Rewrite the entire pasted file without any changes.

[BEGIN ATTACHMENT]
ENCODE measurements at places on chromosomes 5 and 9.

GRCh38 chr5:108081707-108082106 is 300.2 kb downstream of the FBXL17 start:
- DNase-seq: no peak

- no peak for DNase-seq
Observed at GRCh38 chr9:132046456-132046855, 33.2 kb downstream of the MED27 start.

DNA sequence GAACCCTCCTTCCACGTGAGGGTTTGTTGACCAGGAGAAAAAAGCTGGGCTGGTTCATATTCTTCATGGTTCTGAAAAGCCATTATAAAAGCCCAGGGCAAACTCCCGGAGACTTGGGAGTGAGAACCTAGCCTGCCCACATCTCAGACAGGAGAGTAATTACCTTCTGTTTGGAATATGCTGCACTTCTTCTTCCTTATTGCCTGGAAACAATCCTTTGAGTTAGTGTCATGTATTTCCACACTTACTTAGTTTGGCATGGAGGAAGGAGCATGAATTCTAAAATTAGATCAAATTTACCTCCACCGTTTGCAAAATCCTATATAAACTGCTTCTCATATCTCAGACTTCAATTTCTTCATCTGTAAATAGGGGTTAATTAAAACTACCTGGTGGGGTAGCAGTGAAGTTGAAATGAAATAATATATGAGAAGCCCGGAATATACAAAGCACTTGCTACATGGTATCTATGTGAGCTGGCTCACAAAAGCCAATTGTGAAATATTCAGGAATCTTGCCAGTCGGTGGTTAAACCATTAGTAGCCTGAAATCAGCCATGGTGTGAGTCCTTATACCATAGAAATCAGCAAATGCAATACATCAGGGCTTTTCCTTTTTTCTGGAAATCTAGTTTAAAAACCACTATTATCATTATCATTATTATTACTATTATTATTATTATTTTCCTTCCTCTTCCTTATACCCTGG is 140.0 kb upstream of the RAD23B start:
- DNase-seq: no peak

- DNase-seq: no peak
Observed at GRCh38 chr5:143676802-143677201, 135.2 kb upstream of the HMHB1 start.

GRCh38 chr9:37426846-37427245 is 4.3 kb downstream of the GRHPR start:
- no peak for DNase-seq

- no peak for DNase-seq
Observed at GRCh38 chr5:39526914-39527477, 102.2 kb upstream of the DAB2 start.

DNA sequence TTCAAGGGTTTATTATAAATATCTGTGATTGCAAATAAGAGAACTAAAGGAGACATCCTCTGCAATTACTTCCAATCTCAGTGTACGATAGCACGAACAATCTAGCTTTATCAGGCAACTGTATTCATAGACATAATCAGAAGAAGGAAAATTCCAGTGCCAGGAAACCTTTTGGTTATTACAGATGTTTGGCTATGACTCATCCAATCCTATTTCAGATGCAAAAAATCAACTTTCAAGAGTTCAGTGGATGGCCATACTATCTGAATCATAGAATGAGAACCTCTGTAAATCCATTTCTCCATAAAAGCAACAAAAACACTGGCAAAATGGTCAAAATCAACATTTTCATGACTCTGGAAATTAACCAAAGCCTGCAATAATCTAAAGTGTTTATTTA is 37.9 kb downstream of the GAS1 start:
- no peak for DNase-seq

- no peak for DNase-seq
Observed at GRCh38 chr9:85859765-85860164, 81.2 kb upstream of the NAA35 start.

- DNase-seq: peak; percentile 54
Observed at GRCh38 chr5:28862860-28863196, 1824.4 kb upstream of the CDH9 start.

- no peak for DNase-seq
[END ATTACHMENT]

ENCODE measurements at places on chromosomes 5 and 9.

GRCh38 chr5:108081707-108082106 is 300.2 kb downstream of the FBXL17 start:
- DNase-seq: no peak

- no peak for DNase-seq
Observed at GRCh38 chr9:132046456-132046855, 33.2 kb downstream of the MED27 start.

DNA sequence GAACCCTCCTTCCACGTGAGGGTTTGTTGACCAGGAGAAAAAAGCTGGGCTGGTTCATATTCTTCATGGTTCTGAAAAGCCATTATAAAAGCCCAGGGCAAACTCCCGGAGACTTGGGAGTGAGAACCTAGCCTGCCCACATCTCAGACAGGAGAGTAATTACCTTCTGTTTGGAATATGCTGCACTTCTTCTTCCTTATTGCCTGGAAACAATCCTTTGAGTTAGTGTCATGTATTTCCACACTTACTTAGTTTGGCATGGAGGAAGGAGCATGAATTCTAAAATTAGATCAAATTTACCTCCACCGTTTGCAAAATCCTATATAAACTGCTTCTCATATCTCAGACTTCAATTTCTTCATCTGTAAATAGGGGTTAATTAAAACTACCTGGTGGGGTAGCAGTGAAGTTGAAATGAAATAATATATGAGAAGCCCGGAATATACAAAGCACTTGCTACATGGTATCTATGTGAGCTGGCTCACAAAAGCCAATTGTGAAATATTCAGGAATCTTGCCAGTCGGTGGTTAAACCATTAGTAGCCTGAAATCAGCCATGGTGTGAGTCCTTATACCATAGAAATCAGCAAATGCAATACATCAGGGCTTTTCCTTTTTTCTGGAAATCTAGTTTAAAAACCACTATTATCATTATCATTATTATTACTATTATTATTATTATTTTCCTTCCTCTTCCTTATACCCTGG is 140.0 kb upstream of the RAD23B start:
- DNase-seq: no peak

- DNase-seq: no peak
Observed at GRCh38 chr5:143676802-143677201, 135.2 kb upstream of the HMHB1 start.

GRCh38 chr9:37426846-37427245 is 4.3 kb downstream of the GRHPR start:
- no peak for DNase-seq

- no peak for DNase-seq
Observed at GRCh38 chr5:39526914-39527477, 102.2 kb upstream of the DAB2 start.

DNA sequence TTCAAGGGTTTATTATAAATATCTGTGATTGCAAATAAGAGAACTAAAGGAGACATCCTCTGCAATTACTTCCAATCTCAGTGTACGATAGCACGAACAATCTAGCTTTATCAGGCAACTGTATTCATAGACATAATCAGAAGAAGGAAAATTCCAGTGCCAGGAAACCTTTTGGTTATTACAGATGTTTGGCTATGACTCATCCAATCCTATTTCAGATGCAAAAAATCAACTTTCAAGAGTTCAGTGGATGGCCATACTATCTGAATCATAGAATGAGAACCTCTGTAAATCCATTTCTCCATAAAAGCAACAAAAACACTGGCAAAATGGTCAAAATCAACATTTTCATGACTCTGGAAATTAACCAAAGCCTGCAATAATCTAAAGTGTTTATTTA is 37.9 kb downstream of the GAS1 start:
- no peak for DNase-seq

- no peak for DNase-seq
Observed at GRCh38 chr9:85859765-85860164, 81.2 kb upstream of the NAA35 start.

- DNase-seq: peak; percentile 54
Observed at GRCh38 chr5:28862860-28863196, 1824.4 kb upstream of the CDH9 start.

- no peak for DNase-seq